On the wader front, WOOD SANDPIPERS are now returning southwards, as well as ICELANDIC BLACK-TAILED GODWITS, GREEN SANDPIPERS and COMMON SANDPIPERS, with the summer-plumaged adult BUFF-BREASTED SANDPIPER still gracing the Freshwater Lagoon at Titchwell Marsh RSPB (North Norfolk). A party of 8 EURASIAN SPOONBILLS remains at Cley Marsh NWT (Norfolk).

In IRELAND, the TEREK SANDPIPER is still present at Blennerville (County Kerry), just west of the bridge, with the second-summer LAUGHING GULL still in County Antrim. A single EURASIAN SPOONBILL is at Tacumshin Lagoons (Co. Wexford).

Monday, 12 July 2010

An afternoon spent in East Kent - LGRE


A belt of showery rain moved west from the continent overnight and reached as far west as Buckinghamshire before petering out. It barely wet the ground and after the front had moved through, the heat returned and afternoon temperatures quickly climbed once more to 25 degrees C. I had reserved the afternoon for a visit to east Kent, where the wide-ranging WHITE-TAILED PLOVER of late had chosen Dungeness ARC Pit as its latest reside.........

Whilst driving SE along the M20, an adult summer MEDITERRANEAN GULL flew south over the motorway about 5 miles east of Ashford.


I arrived on site early afternoon and was very pleased to see the WHITE-TAILED PLOVER showing very well in shallow water in a marshy area of the reserve at the north end of the ARC Pit. It was feeding on Medicinal Leeches which it was retrieving from the mud and these were huge and an ample meal - the plover looked as though it was really enjoying them and eventually swallowed them whole.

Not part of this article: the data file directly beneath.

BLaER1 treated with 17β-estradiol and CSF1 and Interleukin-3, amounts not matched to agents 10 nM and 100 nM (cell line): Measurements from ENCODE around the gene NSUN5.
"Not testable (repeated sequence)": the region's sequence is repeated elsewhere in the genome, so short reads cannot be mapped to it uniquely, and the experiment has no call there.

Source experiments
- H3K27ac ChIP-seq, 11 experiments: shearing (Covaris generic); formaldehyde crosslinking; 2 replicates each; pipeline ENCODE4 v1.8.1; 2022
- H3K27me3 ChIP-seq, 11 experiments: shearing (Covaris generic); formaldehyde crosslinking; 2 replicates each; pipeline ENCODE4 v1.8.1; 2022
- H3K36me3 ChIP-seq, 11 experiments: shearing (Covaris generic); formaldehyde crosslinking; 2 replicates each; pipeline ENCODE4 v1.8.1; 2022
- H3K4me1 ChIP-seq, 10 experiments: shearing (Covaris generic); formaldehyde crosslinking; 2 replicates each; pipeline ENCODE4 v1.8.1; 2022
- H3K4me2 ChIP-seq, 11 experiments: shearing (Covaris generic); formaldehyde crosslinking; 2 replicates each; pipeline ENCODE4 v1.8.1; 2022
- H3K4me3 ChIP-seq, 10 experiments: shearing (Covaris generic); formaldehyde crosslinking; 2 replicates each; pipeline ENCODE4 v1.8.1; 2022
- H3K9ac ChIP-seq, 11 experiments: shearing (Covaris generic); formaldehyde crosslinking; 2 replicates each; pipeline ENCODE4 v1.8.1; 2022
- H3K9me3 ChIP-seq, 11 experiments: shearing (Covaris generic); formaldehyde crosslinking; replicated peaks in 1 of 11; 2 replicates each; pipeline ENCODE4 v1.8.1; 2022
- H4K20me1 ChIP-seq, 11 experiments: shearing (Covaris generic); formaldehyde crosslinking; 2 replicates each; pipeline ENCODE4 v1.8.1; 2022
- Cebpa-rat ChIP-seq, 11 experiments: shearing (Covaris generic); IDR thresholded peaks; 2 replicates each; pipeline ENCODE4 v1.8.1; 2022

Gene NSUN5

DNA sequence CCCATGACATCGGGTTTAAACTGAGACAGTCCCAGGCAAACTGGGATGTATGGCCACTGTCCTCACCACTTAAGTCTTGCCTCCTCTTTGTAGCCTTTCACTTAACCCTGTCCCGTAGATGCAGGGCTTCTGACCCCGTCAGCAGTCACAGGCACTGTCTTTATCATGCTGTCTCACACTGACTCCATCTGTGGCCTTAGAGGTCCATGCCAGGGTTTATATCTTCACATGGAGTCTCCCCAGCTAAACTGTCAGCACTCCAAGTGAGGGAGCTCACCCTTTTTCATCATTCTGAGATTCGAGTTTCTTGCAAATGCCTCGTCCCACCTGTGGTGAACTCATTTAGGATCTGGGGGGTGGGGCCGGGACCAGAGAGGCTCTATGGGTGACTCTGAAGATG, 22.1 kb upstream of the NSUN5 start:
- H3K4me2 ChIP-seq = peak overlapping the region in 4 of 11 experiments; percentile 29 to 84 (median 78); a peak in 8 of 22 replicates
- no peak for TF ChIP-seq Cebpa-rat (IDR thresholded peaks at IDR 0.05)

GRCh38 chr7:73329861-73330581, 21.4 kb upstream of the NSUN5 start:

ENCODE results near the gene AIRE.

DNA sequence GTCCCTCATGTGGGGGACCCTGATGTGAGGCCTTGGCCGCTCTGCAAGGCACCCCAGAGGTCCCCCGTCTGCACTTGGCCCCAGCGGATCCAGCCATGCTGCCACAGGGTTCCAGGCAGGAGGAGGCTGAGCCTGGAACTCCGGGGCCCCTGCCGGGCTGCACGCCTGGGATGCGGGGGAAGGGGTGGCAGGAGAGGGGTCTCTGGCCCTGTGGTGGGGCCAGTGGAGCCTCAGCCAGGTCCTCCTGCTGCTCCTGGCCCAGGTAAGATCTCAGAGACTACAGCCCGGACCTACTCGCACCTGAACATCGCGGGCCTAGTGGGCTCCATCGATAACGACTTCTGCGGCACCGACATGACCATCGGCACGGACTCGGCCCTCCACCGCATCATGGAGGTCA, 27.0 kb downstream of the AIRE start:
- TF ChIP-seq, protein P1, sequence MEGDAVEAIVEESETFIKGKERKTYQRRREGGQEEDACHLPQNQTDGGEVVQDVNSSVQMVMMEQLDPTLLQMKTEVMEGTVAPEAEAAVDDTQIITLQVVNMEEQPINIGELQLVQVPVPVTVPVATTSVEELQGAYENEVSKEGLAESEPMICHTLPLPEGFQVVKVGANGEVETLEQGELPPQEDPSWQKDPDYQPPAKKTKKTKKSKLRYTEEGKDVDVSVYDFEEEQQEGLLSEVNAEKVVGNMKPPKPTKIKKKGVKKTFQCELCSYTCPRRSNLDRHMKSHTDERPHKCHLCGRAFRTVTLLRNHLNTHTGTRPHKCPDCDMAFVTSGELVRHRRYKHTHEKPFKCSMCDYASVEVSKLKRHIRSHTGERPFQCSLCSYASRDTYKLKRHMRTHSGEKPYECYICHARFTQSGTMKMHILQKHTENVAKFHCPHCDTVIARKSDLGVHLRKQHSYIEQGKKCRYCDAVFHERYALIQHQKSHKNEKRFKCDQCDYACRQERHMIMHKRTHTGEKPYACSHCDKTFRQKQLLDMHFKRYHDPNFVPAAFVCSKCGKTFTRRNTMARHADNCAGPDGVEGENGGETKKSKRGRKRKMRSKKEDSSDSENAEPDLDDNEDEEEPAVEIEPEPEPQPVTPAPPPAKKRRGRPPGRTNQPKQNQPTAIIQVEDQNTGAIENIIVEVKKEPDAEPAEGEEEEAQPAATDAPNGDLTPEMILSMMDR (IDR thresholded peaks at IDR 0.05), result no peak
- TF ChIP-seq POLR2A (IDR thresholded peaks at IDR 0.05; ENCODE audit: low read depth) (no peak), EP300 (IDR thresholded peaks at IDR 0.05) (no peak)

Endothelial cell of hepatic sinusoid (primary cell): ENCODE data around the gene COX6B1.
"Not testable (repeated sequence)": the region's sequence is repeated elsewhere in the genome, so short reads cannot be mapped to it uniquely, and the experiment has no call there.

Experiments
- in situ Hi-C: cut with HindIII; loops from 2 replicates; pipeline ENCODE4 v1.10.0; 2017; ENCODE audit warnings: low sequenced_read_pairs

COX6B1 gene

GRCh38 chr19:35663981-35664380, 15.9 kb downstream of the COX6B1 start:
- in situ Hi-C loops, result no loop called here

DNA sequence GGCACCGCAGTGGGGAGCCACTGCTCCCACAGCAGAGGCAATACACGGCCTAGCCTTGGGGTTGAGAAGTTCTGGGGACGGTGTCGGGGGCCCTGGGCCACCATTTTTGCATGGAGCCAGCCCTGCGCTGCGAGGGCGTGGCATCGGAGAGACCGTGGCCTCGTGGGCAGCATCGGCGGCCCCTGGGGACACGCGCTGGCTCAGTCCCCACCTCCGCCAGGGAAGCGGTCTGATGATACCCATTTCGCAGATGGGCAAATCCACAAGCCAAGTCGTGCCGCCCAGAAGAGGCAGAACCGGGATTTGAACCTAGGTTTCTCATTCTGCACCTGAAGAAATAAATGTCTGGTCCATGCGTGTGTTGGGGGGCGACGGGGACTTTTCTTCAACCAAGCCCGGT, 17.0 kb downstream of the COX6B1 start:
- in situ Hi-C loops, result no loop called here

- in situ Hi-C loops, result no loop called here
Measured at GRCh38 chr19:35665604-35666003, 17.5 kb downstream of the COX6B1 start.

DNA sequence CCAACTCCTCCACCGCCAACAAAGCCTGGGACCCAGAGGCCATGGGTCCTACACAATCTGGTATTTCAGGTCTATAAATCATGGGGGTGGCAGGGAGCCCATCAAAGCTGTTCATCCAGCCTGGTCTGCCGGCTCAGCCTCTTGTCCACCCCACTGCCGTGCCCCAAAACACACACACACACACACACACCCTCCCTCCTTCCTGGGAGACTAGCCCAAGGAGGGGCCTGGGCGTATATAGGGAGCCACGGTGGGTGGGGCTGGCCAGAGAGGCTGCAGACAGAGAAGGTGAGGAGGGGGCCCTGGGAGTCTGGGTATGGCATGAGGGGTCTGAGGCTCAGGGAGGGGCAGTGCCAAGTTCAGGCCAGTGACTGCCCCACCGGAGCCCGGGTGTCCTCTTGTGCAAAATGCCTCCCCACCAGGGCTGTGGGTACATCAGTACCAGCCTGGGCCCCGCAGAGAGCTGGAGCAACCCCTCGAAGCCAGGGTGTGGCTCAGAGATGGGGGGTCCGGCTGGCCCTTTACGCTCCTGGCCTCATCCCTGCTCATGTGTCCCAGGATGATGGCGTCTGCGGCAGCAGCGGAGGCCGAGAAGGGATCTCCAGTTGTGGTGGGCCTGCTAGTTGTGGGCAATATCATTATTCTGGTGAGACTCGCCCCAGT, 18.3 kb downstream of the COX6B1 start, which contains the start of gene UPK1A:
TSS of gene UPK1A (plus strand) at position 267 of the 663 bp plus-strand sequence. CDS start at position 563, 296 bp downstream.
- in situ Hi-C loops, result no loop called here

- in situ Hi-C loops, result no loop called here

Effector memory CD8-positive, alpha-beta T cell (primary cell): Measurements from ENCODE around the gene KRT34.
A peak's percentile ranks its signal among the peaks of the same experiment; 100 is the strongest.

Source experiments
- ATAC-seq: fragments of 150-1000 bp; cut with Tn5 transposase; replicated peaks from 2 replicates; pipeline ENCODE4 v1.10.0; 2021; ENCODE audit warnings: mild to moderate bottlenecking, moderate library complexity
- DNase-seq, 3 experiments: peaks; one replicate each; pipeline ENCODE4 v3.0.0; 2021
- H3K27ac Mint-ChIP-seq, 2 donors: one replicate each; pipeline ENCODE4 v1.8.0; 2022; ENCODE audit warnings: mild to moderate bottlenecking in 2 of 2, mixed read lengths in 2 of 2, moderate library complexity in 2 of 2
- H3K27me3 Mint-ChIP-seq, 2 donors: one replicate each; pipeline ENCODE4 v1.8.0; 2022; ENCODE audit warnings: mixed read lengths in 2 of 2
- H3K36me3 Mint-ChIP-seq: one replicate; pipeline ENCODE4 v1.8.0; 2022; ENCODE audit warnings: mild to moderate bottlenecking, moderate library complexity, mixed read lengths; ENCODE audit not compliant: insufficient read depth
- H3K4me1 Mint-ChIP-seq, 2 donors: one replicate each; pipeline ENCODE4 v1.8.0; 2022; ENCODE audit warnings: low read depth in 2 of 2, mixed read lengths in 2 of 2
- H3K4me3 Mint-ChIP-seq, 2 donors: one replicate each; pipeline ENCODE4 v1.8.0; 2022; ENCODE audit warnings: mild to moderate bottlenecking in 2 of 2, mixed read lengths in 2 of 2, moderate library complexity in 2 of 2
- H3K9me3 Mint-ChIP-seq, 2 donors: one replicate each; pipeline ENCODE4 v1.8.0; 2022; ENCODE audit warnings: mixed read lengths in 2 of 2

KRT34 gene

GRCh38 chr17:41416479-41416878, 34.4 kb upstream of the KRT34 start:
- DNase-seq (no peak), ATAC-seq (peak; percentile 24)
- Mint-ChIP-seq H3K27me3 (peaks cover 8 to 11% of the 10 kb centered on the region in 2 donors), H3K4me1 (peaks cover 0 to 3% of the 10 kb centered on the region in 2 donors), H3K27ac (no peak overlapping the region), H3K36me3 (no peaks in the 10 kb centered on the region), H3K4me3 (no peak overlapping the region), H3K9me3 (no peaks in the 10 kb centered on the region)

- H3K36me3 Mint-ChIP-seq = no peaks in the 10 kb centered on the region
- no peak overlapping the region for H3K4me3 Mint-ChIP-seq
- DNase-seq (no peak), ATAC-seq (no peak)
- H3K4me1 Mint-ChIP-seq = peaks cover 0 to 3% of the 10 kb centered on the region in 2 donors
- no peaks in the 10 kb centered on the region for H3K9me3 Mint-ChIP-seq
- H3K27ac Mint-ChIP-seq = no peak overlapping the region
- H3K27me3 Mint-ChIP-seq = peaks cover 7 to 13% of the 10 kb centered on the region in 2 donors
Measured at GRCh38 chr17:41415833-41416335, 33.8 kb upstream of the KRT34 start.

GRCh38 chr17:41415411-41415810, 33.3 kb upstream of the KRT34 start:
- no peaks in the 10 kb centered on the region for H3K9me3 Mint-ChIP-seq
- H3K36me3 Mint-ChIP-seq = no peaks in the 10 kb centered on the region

After one such meal and a hasty drink, it was chased by two of three Oystercatchers and flew out over the pool and went further south. Its flight at times was somewhat reminiscent of the delayed flapping of Common Sandpiper and as it flew away and across the hide view, superb views were obtained of its very distinctive upperwing profile and white tail. Both Dave Walker and Mike McKee were taking photographs, DW obtaining some excellent flight shots. It eventually landed on the well vegetated islands some 3-400 yards out and then remained there for the next couple of hours or more, often out of view for long periods of time.

The ARC Pit also yielded Little Egret, 82 Mute Swans, 28 Northern Pochard, 2 Gadwall, Little Ringed Plover, 7 Oystercatchers, Green Sandpiper and singing Sedge Warbler.

I then spent from 1500-1800 hours at Denge Marsh, where in quite strong SW winds, 1-2 HOBBIES were showing well (mainly flycatching over the marsh but also perching on fenceposts), a male Sparrowhawk flew by, Yellow Wagtails and Reed Buntings were on view continuously and Marsh Harriers included at least one recently fledged juvenile. The Great White Egret was extremely elusive but the newsbreaking PURPLE HERONS put on a reasonably good display. In all, I saw the two adults on six occasions, one bird still in relatively good plumage condition and the other heavily worn with flight feathers missing. The behaviour though suggested to me that the nesting attempt had failed as there was no active feeding going on at the nest (unless of course the young have fledged). On at least one occasion, both adults were put up by a female Marsh Harrier quartering low over the reedbed.